Beer is intended to be for everyone of drinking age, but it’s not always made by everyone.
The craft beer industry has historically been dominated by white men. A 2021 survey by the Brewers Association, which represents thousands of breweries nationwide, found 93.5% of brewery owners are white and 75.6% are men. That lack of diversity is the inspiration behind a new scholarship initiative in Illinois.
The Illinois Craft Brewers Guild partnered with the Siebel Institute of Technology, a brewing school in Chicago, to provide free entry-level and intermediate-level brewing courses, valued at $985 and $4,285. The goal is to build a more inclusive industry by giving underrepresented groups access to education and technical training.
“Drinking beer together is a way to share a sensory experience, to celebrate life events, to break liquid bread together, but when we looked at the community that craft beer has nurtured, whether it’s at beer fests or in tap rooms or on our own production floors, it was pretty clear to us that there was a distinct lack of diversity,” said Emily Slayton, board president of the Illinois Craft Brewers Guild.
Jay Westbrook is one of three scholarship winners. Due to his experience in brewing, he’ll be taking the Siebel Institute’s intermediate class. Westbrook has created four beers, including Harold’s ‘83 Honey Ale, which you can find at Haymarket Pub and Brewery in West Town.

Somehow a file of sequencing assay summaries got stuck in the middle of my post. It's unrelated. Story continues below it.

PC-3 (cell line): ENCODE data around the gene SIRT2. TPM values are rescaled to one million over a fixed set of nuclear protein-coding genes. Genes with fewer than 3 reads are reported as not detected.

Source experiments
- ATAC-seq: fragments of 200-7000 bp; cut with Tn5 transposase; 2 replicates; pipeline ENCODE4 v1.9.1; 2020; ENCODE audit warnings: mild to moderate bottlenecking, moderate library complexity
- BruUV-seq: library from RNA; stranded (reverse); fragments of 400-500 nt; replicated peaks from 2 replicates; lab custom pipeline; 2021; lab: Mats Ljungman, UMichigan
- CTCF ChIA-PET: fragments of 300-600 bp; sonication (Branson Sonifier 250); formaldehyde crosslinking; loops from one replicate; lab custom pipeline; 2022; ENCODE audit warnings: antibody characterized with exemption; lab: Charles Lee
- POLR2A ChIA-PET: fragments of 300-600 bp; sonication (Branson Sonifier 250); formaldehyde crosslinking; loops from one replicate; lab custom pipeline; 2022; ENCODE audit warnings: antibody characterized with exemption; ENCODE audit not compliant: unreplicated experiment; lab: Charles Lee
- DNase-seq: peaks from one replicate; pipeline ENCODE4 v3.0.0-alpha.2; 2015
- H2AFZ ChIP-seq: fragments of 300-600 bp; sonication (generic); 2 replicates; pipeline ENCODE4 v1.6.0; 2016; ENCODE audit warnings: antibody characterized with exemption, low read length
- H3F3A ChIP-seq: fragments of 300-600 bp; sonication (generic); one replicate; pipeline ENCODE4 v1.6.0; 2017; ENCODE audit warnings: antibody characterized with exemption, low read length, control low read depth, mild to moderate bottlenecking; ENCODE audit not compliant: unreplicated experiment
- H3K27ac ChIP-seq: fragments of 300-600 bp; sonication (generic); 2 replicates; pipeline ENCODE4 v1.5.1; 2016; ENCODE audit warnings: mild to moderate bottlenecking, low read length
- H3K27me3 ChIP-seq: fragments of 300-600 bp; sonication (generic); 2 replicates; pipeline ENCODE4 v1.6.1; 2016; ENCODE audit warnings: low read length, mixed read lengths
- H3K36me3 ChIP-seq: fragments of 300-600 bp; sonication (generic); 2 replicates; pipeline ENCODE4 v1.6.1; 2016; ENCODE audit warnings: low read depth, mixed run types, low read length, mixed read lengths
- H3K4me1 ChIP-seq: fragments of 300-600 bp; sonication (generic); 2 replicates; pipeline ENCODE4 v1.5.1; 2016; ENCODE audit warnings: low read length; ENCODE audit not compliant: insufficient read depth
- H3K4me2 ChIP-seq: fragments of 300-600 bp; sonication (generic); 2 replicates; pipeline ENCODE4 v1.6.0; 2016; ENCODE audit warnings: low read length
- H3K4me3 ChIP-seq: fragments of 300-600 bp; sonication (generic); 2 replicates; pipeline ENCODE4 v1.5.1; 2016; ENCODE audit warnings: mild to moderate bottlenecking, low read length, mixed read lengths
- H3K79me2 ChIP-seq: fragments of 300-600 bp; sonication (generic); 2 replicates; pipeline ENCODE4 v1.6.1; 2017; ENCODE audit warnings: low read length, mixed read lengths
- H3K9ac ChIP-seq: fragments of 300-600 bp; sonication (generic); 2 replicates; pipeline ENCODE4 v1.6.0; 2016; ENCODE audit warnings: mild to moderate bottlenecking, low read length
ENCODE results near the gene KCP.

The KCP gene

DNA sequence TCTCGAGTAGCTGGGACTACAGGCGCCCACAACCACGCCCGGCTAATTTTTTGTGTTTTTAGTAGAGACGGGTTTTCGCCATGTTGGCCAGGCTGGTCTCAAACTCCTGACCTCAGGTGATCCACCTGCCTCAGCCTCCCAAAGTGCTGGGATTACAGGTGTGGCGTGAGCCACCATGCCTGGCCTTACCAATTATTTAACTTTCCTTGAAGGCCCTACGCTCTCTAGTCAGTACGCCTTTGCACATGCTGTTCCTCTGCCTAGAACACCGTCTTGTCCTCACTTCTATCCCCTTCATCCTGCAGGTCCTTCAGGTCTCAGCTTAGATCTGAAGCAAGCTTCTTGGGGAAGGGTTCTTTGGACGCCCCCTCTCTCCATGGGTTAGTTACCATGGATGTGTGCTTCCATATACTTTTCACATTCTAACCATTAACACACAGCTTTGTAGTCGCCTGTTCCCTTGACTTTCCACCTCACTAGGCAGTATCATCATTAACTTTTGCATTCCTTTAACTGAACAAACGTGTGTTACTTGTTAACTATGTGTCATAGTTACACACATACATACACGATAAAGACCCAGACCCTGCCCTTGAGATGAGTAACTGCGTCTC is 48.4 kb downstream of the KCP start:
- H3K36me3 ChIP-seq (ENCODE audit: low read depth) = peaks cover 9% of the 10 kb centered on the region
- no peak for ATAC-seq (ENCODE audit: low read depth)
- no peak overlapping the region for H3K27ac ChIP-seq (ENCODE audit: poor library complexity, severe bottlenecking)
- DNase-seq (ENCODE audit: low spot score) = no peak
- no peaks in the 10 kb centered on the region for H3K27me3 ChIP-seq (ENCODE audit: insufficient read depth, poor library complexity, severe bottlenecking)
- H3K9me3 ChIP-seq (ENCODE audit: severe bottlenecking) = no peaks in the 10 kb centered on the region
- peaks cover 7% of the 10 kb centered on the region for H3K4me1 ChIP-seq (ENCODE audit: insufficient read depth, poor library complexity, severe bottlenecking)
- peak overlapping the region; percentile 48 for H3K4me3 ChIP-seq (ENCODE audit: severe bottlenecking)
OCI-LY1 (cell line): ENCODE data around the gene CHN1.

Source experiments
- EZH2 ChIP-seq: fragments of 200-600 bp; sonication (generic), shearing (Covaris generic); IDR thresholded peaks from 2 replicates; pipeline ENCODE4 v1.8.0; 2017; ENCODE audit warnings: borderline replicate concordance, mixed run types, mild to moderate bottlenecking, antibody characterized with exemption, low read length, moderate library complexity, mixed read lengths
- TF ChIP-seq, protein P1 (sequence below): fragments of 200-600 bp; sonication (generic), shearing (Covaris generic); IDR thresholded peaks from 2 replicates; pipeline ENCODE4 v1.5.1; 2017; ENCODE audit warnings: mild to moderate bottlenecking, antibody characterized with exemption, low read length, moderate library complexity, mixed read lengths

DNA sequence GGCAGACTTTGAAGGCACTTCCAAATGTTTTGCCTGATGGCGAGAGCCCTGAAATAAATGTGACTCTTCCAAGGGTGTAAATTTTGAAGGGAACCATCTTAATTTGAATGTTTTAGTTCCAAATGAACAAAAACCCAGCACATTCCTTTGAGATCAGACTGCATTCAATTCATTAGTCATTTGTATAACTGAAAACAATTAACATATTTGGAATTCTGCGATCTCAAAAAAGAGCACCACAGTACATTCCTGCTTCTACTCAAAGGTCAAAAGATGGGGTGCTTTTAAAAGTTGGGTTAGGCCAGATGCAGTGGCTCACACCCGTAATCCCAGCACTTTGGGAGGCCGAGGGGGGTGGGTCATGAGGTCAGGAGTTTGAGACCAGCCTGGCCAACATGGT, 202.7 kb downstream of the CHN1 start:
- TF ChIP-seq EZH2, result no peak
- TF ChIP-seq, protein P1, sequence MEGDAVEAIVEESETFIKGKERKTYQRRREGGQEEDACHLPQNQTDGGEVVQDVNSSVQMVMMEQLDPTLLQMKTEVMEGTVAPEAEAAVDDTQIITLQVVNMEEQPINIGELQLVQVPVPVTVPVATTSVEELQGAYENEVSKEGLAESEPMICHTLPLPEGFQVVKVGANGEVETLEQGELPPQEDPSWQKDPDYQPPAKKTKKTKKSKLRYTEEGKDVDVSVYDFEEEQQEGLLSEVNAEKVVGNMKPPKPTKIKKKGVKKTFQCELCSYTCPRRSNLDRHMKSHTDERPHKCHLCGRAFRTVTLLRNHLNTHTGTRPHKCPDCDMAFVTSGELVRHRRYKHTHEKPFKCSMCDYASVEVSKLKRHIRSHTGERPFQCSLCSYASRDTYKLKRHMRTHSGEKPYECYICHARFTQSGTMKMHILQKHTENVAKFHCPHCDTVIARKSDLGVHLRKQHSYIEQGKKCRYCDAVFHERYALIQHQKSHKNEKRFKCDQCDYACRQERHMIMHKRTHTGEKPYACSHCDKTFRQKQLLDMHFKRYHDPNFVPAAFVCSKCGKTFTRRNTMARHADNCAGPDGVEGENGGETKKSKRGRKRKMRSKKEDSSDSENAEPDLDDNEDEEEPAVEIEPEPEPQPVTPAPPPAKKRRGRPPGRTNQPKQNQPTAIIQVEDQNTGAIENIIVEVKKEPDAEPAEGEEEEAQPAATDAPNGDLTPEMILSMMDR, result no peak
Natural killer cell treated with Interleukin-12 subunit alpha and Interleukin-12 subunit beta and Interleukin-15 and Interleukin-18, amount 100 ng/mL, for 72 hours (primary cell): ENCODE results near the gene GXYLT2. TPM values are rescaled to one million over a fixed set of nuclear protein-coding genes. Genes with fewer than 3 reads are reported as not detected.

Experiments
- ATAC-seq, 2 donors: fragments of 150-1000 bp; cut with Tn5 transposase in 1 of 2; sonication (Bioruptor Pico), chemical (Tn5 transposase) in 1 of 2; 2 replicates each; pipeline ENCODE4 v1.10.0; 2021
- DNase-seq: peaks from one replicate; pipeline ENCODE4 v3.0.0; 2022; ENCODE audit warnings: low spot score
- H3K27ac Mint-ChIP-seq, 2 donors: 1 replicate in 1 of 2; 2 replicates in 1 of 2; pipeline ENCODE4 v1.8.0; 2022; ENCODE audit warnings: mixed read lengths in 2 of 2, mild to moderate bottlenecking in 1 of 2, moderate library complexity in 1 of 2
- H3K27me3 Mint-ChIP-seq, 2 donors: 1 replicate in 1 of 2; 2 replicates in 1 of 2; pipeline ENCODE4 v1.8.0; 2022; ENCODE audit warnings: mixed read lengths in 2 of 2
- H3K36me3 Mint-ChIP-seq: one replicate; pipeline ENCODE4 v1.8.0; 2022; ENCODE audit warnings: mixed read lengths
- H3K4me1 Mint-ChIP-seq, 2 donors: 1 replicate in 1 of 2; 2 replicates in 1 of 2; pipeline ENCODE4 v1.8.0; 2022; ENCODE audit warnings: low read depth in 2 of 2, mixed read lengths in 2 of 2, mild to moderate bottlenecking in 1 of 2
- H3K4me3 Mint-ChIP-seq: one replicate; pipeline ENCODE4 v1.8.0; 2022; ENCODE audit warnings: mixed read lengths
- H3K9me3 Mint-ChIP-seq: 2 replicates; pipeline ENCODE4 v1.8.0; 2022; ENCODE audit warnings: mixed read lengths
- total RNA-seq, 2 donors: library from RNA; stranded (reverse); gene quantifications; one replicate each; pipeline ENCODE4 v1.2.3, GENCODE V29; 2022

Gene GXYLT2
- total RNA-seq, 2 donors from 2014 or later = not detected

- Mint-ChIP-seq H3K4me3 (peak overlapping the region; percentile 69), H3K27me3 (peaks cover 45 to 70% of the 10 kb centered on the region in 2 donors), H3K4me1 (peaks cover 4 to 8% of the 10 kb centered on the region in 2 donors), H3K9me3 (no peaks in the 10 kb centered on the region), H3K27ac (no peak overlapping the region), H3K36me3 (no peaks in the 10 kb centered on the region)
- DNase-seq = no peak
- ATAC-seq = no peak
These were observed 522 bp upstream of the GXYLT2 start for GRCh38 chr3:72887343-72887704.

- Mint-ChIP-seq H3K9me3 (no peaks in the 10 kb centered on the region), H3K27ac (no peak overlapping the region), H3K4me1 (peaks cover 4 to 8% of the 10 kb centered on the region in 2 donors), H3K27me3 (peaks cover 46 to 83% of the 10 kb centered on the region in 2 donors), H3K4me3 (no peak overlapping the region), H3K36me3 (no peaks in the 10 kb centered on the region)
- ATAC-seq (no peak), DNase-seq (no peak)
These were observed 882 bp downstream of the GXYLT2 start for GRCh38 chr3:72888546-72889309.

“Harold’s 83 Honey is definitely a hat tip to Harold Washington, becoming the first African American mayor of the city of Chicago back in 1983. It’s also a hat tip to Harold Baines who also had a really good 1983 as I am a White Sox fan, and it’s also a hat tip to a Chicago institution in Harold’s Chicken,” said Westbrook.
It’s not just about beer for Westbrook. He also wants to inspire other beer makers of color and tell a story with each creation. That mission to educate and effect change is a big part of why the Illinois Craft Brewers Guild says they chose Westbrook.
“He had a lot to say about how he really wants to be like a beacon of diversity and equity and inclusion and that he wants to use craft beer to affect positive change in the community,” said Slayton.
Westbrook says he also wants to tell stories about Chicago through his beers, and he says the best way to get someone to listen is to put a drink in their hand. His Harold’s ‘83 Honey Ale can also be found at most Chicago-area Binny’s, as well as several liquor stores. The Illinois Craft Brewers Guild hopes to award its new diversity scholarship annually.